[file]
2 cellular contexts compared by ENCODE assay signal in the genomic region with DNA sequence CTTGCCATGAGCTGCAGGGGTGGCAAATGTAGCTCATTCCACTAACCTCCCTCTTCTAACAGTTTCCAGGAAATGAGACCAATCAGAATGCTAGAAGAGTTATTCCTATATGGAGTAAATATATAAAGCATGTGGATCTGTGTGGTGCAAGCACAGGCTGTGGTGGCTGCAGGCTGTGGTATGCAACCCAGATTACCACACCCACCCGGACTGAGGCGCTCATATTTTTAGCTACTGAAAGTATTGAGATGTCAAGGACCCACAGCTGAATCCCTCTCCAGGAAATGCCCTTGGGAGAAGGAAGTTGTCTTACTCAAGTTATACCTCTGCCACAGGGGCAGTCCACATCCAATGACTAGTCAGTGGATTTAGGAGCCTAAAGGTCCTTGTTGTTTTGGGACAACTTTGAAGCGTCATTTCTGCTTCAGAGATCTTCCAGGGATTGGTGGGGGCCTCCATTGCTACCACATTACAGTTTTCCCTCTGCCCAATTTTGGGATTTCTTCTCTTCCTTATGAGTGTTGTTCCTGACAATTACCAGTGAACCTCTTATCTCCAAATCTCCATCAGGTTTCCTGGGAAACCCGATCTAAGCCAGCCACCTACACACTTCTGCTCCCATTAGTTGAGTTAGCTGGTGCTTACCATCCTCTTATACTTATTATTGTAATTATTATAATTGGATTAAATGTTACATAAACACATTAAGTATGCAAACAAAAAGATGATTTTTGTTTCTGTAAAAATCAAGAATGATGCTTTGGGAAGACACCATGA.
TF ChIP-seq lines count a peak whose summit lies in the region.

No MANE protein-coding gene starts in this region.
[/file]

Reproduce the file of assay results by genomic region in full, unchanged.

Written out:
2 cellular contexts compared by ENCODE assay signal in the genomic region with DNA sequence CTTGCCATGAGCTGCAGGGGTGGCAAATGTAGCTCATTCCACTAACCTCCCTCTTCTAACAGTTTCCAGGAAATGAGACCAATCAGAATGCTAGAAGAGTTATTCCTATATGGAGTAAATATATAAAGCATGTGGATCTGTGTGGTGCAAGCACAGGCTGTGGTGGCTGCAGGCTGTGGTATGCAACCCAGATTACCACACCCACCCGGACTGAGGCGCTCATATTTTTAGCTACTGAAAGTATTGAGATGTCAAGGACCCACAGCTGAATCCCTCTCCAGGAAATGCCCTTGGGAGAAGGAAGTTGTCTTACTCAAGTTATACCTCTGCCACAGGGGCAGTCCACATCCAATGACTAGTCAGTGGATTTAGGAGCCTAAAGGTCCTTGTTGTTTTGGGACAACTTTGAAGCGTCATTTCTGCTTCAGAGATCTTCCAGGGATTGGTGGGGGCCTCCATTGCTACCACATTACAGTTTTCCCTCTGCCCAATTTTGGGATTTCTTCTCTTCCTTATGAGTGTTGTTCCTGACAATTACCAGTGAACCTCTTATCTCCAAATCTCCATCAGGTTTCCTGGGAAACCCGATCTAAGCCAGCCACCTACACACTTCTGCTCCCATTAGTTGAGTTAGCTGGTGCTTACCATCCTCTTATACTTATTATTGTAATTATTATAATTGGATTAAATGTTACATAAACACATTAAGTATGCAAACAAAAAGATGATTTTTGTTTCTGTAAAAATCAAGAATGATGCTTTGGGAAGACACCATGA.
TF ChIP-seq lines count a peak whose summit lies in the region.

No MANE protein-coding gene starts in this region.